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Springtime for Stardog

by Greg Coluni, 6 September 2017 · 7 minute read

Stardog makes Knowledge Graphs fast and easy. I’ll show you how in this post using Spring.

In my previous post I made a Stardog application in 5 easy steps. I’ll expand that by using Spring Framework’s inversion of control (IoC) to configure and manage Stardog connections and execute core tasks: reasoning, proof, and full text search.

From Gradle to Spring

I started by updating our Gradle file. The first change is moving to Stardog 5.0. If you haven’t read about its new capabilities, you should do that now. Next I have to bring in the necessary ‘springframework’ jars.

dependencies {
    // Core Dependencies
    compile ('com.complexible.stardog:client-http:5.0.1')
    compile ('com.complexible.stardog:stardog-spring:5.0.1')
    compile ('com.complexible.stardog:server:5.0.1')
    // Spring
    compile ('org.springframework:spring-core:4.3.10.RELEASE')
    compile ('org.springframework:spring-beans:4.3.10.RELEASE')
    compile ('org.springframework:spring-context:4.3.10.RELEASE')
    compile ('org.springframework:spring-tx:4.3.10.RELEASE')
    compile ('org.slf4j:slf4j-api:1.6.1')
}

Next is the IoC configuration.

There are three major components to highlight. The first is the dataSource component which uses the DataSourceFactoryBean that implements the Spring interfaces for FactoryBean for a DataSource, i.e., InitializingBean and DisposableBean.

Second is the template which uses the SnarlTemplate which has access to the dataSource in order to get a connection from the pool for transactions.

Third, and finally, the importer shows how adding and removing data in bulk to and from Stardog via IoC is done.

<bean name="dataSource" class="com.complexible.stardog.ext.spring.DataSourceFactoryBean">
     <property name="to" value="testDB"/>
     <property name="username" value="admin"/>
     <property name="password" value="admin"/>
     <property name="reasoningType" value="true" />
     <property name="url" value="http://localhost:5820"/>
</bean>

<bean name="template" class="com.complexible.stardog.ext.spring.SnarlTemplate">
     <property name="dataSource" ref="dataSource"/>
</bean>

<bean name="importer" class="com.complexible.stardog.ext.spring.DataImporter">
     <property name="snarlTemplate" ref="template"/>
     <property name="format" value="N3"/>
     <property name="inputFiles">
         <list>
             <value>classpath:foaf.rdf</value>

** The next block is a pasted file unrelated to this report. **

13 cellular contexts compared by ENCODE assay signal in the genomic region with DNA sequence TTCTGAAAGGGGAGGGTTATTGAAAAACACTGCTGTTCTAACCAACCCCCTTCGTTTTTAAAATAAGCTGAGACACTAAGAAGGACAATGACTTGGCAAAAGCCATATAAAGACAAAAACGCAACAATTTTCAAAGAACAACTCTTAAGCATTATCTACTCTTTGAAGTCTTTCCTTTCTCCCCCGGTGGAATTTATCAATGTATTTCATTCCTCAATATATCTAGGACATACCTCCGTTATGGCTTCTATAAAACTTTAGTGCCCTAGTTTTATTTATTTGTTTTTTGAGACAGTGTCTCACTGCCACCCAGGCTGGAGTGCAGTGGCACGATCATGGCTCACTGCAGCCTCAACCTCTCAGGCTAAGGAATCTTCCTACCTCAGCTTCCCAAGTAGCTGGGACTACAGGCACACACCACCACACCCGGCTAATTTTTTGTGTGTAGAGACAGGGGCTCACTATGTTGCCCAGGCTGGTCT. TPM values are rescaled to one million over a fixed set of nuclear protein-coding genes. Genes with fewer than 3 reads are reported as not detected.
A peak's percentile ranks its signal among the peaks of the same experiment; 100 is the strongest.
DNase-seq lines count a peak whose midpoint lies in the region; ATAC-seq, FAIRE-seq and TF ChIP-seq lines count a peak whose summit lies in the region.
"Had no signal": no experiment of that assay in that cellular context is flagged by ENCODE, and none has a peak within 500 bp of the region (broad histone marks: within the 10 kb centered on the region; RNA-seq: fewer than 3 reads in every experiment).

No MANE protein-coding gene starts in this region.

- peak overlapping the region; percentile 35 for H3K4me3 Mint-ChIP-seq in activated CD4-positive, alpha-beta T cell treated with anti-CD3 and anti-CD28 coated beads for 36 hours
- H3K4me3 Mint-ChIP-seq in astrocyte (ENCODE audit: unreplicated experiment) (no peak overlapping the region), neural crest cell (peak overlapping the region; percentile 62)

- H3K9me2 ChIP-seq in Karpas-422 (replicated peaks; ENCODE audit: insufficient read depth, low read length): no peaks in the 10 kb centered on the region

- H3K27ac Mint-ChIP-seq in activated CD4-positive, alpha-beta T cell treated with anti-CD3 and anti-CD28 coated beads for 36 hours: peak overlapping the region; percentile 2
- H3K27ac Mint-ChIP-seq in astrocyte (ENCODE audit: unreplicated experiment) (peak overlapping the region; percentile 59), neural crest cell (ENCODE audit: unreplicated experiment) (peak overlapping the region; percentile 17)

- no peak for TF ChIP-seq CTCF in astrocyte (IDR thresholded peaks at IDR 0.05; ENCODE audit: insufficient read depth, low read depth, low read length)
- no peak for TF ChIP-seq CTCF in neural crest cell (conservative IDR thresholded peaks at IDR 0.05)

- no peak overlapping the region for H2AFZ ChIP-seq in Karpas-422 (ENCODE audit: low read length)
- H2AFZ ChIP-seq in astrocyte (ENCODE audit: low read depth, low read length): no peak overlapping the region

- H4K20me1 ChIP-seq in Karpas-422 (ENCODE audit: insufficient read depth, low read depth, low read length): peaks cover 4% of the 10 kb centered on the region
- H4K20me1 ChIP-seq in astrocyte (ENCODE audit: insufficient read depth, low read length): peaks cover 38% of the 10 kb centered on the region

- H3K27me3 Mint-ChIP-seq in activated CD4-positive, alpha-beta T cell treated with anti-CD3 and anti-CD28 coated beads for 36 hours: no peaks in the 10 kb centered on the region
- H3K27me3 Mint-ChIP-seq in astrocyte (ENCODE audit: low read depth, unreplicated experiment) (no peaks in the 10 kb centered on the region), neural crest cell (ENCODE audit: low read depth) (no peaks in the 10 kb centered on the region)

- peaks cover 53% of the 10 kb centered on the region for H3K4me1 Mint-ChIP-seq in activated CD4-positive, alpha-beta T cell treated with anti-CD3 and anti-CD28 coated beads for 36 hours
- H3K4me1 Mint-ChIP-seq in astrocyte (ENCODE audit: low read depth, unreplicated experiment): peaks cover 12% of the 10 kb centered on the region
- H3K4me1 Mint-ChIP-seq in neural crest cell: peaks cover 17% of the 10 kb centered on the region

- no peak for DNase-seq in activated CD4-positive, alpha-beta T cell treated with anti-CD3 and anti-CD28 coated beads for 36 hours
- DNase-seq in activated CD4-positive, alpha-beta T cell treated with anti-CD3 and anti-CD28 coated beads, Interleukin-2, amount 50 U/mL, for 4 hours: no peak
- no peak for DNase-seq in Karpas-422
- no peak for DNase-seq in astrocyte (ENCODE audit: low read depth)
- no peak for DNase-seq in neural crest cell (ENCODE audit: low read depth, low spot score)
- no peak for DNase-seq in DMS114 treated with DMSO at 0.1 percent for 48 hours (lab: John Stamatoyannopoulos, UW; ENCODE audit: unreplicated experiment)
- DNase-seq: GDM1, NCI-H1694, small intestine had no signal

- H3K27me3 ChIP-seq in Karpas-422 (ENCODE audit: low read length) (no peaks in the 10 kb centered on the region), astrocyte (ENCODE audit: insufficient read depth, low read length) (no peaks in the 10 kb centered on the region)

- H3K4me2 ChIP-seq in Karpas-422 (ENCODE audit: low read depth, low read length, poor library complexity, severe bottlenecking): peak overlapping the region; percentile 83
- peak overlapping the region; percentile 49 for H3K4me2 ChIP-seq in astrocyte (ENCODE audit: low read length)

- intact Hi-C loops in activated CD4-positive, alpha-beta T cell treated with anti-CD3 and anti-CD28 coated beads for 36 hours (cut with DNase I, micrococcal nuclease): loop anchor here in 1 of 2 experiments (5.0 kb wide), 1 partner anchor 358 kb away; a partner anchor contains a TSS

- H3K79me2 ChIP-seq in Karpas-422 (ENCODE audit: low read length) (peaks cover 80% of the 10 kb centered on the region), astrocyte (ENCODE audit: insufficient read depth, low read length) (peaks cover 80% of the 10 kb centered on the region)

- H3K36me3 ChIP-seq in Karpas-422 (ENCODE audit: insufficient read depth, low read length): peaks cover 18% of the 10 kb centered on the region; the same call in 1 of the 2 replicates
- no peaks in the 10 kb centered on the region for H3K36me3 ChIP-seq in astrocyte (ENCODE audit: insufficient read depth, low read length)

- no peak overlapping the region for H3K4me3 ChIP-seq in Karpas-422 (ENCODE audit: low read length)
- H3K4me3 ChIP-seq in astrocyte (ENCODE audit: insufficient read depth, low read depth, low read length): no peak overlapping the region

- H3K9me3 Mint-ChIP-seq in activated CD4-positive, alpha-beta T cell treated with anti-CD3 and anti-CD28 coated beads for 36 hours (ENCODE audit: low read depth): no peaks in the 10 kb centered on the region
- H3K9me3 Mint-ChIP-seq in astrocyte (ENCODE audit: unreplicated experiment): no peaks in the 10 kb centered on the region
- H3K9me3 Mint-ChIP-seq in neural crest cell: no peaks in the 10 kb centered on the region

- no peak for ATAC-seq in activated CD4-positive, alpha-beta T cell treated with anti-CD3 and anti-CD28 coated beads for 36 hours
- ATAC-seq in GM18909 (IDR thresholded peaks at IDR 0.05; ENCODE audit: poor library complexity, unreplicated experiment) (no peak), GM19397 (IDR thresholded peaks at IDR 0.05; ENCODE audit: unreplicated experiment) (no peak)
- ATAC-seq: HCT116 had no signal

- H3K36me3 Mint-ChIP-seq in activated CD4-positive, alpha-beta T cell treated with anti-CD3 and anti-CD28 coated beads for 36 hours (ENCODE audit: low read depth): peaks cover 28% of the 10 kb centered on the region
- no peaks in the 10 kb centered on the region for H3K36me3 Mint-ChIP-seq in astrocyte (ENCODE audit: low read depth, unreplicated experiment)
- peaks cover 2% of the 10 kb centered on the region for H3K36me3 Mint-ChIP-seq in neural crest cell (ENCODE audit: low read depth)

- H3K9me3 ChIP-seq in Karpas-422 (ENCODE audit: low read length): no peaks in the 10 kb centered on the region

<value>classpath:marvel.rdf</value>
             <value>classpath:marvel_v2.rdf</value>
         </list>
     </property>
</bean> 

This is simple stuff.

Running the App

Now that I’ve configured everything, let’s see how using Spring makes life easy when communicating with Stardog. In order to use our nicely configured SnarlTemplate we must request it from Spring’s ApplicationContext.

The ApplicationContext is Spring’s advanced container that can load bean definitions, wire them together, and provide them when needed. The ClassPathXmlApplicationContext loads the bean definitions from the XML file for the ApplicationContext and then we request the bean definition we want (template).

Like magic we have our SnarlTemplate fully configured and ready to talk to Stardog.

ApplicationContext context = new ClassPathXmlApplicationContext("applicationContext.xml");
SnarlTemplate snarlTemplate = (SnarlTemplate) context.getBean("template");

Query Row Mapper

We will start by running a simple query and showing how to use the SnarlTemplate RowMapper. The SimpleRowMapper retuns the query result as a Map of String,String that allows for easily traversing the data.

// Query to run
  String sparql = "PREFIX foaf:<http://xmlns.com/foaf/0.1/> " +
     "select * { ?s rdf:type foaf:Person }";

// Queries the database using the SnarlTemplate and gets back a list of mapped objects
  List<Map<String, String>> results = snarlTemplate.query(sparql, new SimpleRowMapper());
  results.forEach(item -> item.forEach((k,v) -> System.out.println(v)));    

The results of the query are iterated and displayed. I know Mary Parker isn’t really part of the Marvel Universe but the reason for her will be obvious soon enough.

** Members of Marvel Universe **
http://api.stardog.com/incredibleHulk
http://api.stardog.com/captainAmerica
http://api.stardog.com/blackWidow
http://api.stardog.com/thor
http://api.stardog.com/ironMan
http://api.stardog.com/spiderMan
http://api.stardog.com/antMan
http://api.stardog.com/maryParker

ASK

Stardog has the ability to ASK the graph a question. ASK is a query form that is used to test whether or not a query pattern has a solution. No information is returned about the possible query solutions, just whether or not a solution exists.

In our model we have that :spiderMan foaf:knows :ironMan, but we do not have the inverse. Does Iron Man also know Spider-Man? There’s no reason to assume that you know everyone who knows you. So we ask two questions about whether Spider-Man and Iron Man know each other. The SnarlTemplate has a built in ask function that will create the database connection and ask the question.

// Using the SnarlTemplate, you can ask the database questions.
String askQuery1 = "PREFIX foaf:<http://xmlns.com/foaf/0.1/> " +
      "ASK { :ironMan foaf:knows :spiderMan }";
System.out.println("Does Iron Man know Spider-Man? " + snarlTemplate.ask(askQuery1));

String askQuery2 = "PREFIX foaf:<http://xmlns.com/foaf/0.1/>" +
      "ASK { :spiderMan foaf:knows :ironMan } ";
System.out.println("Does Spider-Man know Iron Man? " + snarlTemplate.ask(askQuery2));

The ASK results are as I expected.

** Ask the database questions **
Does Iron Man know Spider-Man? false
Does Spider-Man know Iron Man? true

Reasoning

Another main feature of Stardog is reasoning, in this case, logical reasoning. Stardog infers logical conclusions based on graph data, nodes and edges, and schema, including declarative rules and axioms. This makes it much easier to handle complex data and relationships by data modeling rather than writing (equally complex) code.

In this contrived example I’ve added a parent/child relationship that allows for drawing logical inferences between a parent and a child. I also added data to the graph that connects Mary Parker to Spider-Man.